Skip to content

PROFILE: Local OPP officer blazing trail in Indigenous policing

'I want to set the example for other Indigenous girls ... and I want to inspire them to follow in my footsteps,' says Brooke McRoberts, who is up for coveted award
Brooke McRoberts
Orillia OPP Sgt. Brooke McRoberts is up for the Police Association of Ontario’s 2021 Police Services Hero of the Year award.

Orillia OPP Sgt. Brooke McRoberts has been nominated for the Police Association of Ontario’s 2021 Police Services Hero of the Year award. 

The 40-year-old Rama First Nation woman works in the OPP’s Indigenous Police Bureau and is responsible for the Indigenous awareness training course which all front-line OPP police officers are required to take.

The course builds an understanding of culture and diversity around First Nations, socioeconomic issues, and current events that impact Indigenous communities.

McRoberts was nominated for the award by an anonymous member of the community, which means the world to the Twin Lakes Secondary School graduate. 

“Honestly, I can’t think of any greater honour than to have been recognized by somebody whose life has been positively impacted by something I’ve done. That, to me, is the award in itself,” she said. 

“It’s the most humbling thing I can think of and I shed a couple of tears when I found out about it. It’s so meaningful to have that come from the people we serve.” 

McRoberts says being nominated for the award is motivation for her to keep chasing her goal of providing awareness, creating a bridge of understanding of Indigenous culture, and finding a way to improve the relationship between police and Indigenous communities. 

“I want to set the example for other Indigenous girls and kids, and I want to inspire them to follow in my footsteps because when I came onto the job I didn’t know any other female native officers,” she said. 

“When I started with Rama Police as a front-line officer in 2005, I was the only female there for a long time, so I wish I had that connection and had that person to look up to and speak with.” 

McRoberts says it’s important for her to inspire young Indigenous people so they can grow up with the goal of having their voices heard. 

“The more of us who are involved in the work, the more our voices are heard, and that’s how change happens,” she said.                                                         

McRoberts has been working with the OPP’s Indigenous Police Bureau since 2015; she says it is nothing short of her dream job. 

It’s work that I’ve always found to be important because I started my career as an officer in a First Nation's service, and I had built all these great small relationships with social services and in the school so I knew I wanted to be in that line of work going forward, but on a bigger scale,” she said. 

“Coming here and being able to be involved in our fly-in northern communities, and to be involved with what officers are learning about, is always something that is really important to me. In all honesty, it’s the best job in the OPP," she said.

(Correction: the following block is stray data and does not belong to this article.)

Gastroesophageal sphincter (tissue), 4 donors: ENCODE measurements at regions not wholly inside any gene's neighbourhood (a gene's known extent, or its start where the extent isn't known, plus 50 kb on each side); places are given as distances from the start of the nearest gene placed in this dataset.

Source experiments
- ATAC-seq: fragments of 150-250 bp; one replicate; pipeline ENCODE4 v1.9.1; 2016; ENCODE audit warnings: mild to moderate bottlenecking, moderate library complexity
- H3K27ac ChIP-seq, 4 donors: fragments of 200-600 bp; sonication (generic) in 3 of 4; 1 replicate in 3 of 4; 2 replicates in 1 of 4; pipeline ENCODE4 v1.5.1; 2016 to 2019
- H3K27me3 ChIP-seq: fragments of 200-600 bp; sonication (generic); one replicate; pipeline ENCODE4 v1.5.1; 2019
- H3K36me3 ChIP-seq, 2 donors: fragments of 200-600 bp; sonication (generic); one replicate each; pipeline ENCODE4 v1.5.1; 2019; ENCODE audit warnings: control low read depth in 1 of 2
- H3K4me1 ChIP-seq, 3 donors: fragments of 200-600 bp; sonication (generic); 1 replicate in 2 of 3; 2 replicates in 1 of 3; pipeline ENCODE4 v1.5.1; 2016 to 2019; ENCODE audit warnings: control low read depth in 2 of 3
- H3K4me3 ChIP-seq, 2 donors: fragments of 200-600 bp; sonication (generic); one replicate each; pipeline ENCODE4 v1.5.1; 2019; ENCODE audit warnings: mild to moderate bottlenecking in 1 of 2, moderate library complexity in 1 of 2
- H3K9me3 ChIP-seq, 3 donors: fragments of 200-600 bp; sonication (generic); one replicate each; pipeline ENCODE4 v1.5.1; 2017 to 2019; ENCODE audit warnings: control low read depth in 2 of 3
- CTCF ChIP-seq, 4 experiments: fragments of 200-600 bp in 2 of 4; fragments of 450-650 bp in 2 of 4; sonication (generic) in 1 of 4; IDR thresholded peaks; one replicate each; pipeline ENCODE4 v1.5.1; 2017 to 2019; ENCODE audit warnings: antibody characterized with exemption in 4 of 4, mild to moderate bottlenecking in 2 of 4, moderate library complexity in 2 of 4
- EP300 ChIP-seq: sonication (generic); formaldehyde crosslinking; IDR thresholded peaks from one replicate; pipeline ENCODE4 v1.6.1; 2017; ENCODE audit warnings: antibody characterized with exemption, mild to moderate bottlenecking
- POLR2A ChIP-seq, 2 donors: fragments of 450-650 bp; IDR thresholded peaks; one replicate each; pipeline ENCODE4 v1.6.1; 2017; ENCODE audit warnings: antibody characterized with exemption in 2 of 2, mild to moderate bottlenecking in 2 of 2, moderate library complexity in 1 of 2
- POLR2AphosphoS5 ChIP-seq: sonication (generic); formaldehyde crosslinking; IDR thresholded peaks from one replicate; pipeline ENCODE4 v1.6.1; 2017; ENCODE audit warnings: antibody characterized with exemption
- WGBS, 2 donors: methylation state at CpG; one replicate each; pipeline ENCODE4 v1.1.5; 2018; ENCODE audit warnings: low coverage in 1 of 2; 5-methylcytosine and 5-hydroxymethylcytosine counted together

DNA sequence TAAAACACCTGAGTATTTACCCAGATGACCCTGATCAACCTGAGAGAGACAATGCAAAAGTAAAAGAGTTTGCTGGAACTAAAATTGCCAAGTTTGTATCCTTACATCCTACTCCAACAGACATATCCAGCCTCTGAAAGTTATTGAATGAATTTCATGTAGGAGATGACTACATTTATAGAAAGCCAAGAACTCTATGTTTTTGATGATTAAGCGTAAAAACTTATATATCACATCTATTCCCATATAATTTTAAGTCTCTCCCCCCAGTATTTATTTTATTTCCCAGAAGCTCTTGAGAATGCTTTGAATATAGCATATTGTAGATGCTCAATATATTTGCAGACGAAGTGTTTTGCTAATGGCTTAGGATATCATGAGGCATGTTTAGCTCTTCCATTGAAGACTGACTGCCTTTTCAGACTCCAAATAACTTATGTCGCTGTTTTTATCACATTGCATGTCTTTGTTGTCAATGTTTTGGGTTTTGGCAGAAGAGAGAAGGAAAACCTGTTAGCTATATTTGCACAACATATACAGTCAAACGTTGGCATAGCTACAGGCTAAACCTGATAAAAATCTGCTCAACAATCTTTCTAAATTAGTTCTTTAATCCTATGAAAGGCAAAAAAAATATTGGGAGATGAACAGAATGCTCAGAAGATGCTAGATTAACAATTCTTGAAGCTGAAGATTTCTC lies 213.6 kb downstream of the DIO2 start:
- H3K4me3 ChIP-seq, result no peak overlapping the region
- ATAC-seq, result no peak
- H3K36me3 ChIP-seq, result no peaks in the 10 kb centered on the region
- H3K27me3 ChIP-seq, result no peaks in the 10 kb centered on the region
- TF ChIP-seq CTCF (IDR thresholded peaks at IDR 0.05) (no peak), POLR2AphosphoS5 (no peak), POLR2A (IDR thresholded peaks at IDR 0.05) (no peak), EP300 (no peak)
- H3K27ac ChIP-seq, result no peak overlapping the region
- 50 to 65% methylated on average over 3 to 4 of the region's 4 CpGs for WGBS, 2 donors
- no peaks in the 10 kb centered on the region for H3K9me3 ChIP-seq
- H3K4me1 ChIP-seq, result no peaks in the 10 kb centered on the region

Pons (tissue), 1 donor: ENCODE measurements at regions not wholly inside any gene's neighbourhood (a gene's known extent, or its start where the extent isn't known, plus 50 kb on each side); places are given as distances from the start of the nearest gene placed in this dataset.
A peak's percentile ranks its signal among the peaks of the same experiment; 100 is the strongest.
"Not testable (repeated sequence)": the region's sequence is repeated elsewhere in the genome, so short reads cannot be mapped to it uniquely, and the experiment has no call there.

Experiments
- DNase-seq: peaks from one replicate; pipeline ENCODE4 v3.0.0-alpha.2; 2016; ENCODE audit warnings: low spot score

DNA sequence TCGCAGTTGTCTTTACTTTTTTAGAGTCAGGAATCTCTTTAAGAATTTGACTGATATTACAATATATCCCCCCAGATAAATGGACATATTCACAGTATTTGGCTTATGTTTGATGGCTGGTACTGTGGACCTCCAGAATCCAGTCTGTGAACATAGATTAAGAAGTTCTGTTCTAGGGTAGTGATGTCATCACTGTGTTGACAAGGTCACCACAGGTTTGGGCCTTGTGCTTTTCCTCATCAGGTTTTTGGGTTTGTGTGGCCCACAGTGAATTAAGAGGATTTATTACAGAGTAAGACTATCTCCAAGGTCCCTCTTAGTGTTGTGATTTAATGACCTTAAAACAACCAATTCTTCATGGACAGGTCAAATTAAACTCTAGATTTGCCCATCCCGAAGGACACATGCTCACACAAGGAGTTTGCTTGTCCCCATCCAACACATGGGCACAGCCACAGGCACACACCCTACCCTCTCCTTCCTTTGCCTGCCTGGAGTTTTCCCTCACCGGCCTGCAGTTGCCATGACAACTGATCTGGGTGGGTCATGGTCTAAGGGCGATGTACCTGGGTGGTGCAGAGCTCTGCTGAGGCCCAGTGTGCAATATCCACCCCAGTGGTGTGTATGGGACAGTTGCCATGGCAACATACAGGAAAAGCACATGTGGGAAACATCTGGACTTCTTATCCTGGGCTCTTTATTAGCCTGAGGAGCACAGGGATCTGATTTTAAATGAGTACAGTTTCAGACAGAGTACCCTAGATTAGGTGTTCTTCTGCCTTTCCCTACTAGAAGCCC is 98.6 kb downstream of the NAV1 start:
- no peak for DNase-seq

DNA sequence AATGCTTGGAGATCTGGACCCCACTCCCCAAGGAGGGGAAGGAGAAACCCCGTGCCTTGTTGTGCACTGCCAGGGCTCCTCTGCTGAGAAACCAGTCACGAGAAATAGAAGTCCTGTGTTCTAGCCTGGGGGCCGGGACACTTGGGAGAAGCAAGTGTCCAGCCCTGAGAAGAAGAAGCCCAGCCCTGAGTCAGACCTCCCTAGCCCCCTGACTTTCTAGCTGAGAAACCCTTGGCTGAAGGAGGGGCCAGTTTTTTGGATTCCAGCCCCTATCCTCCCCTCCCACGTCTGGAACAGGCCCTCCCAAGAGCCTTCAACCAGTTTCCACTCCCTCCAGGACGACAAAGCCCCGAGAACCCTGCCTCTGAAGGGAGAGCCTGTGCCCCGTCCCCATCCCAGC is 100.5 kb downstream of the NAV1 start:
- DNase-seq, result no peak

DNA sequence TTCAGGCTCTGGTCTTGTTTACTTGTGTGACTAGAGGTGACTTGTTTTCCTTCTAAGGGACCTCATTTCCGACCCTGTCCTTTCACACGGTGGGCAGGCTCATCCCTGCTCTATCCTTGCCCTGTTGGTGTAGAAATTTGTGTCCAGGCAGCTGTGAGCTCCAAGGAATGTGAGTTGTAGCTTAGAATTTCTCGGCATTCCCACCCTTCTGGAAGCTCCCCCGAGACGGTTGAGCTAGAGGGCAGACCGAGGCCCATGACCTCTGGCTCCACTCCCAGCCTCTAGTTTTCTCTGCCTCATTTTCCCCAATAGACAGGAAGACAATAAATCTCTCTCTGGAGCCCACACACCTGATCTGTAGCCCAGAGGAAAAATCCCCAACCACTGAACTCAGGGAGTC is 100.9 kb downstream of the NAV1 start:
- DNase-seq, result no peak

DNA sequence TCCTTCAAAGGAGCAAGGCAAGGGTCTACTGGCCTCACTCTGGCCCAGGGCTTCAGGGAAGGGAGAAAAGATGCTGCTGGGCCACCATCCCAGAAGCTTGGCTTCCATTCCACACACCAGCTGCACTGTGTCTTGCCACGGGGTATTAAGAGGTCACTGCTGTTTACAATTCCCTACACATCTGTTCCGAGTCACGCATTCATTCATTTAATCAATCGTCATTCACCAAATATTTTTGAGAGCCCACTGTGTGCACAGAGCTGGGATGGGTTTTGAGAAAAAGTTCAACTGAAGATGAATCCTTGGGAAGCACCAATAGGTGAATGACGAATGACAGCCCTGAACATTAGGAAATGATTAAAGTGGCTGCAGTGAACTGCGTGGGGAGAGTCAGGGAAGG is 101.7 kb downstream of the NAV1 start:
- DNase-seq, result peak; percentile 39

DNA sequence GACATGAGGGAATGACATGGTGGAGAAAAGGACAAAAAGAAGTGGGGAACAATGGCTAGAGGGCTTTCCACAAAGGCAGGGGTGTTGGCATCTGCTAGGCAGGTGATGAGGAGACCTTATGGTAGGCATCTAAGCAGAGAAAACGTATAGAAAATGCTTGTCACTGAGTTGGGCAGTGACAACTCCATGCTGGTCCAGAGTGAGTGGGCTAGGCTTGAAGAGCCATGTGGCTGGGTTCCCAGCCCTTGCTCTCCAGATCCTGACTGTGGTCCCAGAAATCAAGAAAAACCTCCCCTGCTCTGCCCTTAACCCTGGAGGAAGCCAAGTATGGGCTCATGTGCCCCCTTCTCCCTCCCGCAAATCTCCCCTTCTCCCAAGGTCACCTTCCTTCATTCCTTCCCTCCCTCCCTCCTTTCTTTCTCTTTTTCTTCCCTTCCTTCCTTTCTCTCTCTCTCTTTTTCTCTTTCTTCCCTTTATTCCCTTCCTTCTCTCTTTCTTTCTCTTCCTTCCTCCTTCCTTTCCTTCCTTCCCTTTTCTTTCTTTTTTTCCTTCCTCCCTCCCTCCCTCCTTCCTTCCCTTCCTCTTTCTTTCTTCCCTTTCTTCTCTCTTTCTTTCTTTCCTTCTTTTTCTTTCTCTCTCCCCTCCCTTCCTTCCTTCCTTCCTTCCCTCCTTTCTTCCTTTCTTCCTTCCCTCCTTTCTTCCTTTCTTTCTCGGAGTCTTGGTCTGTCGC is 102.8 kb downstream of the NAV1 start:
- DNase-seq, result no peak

Despite McRoberts' love for the job, she will admit that it comes with many challenges. 

“There are the tough days and challenges. Through working in some of our fly-in remote communities you realize how different the standards are even from a policing perspective,” she said.  

“When dealing with a crisis you might not be able to get a search dog in a fly-in community. Even with running youth programs in fly-in communities we are really limited to what resources we can take into the community because we are flying on a small plane, so the logistics of things can be hard.”

However, McRoberts says the challenges and the difficult days are something she is grateful for as they serve as a reminder to how fortunate we are to live in this area. 

“I think in the south sometimes we take for granted how many resources are right at our fingertips and are available to us ... that doesn’t exist in some of our communities in the North,” she said. 

“Despite the challenges I love working with both First Nations officers and communities, as well as all community members and youth, it is so rewarding.” 

McRoberts says she along with the team at the OPP’s Indigenous Police Bureau are all dedicated and passionate about the work they do, and they are motivated to further the impact they can make on the communities they serve.

McRoberts' supervisor, Loris Licharson, an Inspector with the OPP's Indigenous Policing Bureau, says McRoberts goes above and beyond to make the bureau’s work successful. 

“Brooke is an incredible person, an incredible human being, and she brings an amazing passion to the work that we do here,” he said. 

“Brooke is an exceptional officer, and we are so proud of her and everything she has achieved here with the OPP so far.” 

This feature appears each Monday. If you have an idea for someone who should be profiled in this space, send your suggestion to [email protected].


Verified reader

If you would like to apply to become a verified commenter, please fill out this form.

Tyler Evans

About the Author: Tyler Evans

Tyler Evans got his start in the news business when he was just 15-years-old and now serves as a video producer and reporter with OrilliaMatters
Read more